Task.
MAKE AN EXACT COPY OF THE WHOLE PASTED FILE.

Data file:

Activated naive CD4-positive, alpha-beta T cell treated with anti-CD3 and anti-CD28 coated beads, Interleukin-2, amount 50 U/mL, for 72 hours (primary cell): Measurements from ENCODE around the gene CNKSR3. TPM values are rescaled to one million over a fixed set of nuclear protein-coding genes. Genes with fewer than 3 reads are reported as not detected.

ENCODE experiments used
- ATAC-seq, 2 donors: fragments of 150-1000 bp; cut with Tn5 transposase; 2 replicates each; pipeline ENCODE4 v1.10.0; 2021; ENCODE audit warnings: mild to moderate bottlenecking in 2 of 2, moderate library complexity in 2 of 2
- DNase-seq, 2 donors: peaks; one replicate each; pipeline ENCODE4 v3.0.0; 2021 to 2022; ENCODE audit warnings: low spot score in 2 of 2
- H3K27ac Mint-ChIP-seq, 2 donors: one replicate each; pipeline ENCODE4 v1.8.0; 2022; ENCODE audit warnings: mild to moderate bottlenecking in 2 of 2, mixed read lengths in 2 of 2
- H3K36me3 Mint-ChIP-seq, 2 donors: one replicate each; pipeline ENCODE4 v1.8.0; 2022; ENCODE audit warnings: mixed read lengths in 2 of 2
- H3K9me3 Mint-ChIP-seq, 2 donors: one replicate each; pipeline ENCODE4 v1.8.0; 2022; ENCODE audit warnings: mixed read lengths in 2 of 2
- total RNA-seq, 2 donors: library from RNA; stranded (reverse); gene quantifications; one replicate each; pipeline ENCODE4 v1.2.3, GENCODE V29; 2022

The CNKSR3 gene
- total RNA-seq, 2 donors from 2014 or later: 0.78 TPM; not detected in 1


Activated naive CD4-positive, alpha-beta T cell treated with anti-CD3 and anti-CD28 coated beads, Interleukin-2, amount 50 U/mL, for 72 hours (primary cell): Measurements from ENCODE around the gene CNKSR3. TPM values are rescaled to one million over a fixed set of nuclear protein-coding genes. Genes with fewer than 3 reads are reported as not detected.

ENCODE experiments used
- ATAC-seq, 2 donors: fragments of 150-1000 bp; cut with Tn5 transposase; 2 replicates each; pipeline ENCODE4 v1.10.0; 2021; ENCODE audit warnings: mild to moderate bottlenecking in 2 of 2, moderate library complexity in 2 of 2
- DNase-seq, 2 donors: peaks; one replicate each; pipeline ENCODE4 v3.0.0; 2021 to 2022; ENCODE audit warnings: low spot score in 2 of 2
- H3K27ac Mint-ChIP-seq, 2 donors: one replicate each; pipeline ENCODE4 v1.8.0; 2022; ENCODE audit warnings: mild to moderate bottlenecking in 2 of 2, mixed read lengths in 2 of 2
- H3K36me3 Mint-ChIP-seq, 2 donors: one replicate each; pipeline ENCODE4 v1.8.0; 2022; ENCODE audit warnings: mixed read lengths in 2 of 2
- H3K9me3 Mint-ChIP-seq, 2 donors: one replicate each; pipeline ENCODE4 v1.8.0; 2022; ENCODE audit warnings: mixed read lengths in 2 of 2
- total RNA-seq, 2 donors: library from RNA; stranded (reverse); gene quantifications; one replicate each; pipeline ENCODE4 v1.2.3, GENCODE V29; 2022

The CNKSR3 gene
- total RNA-seq, 2 donors from 2014 or later: 0.78 TPM; not detected in 1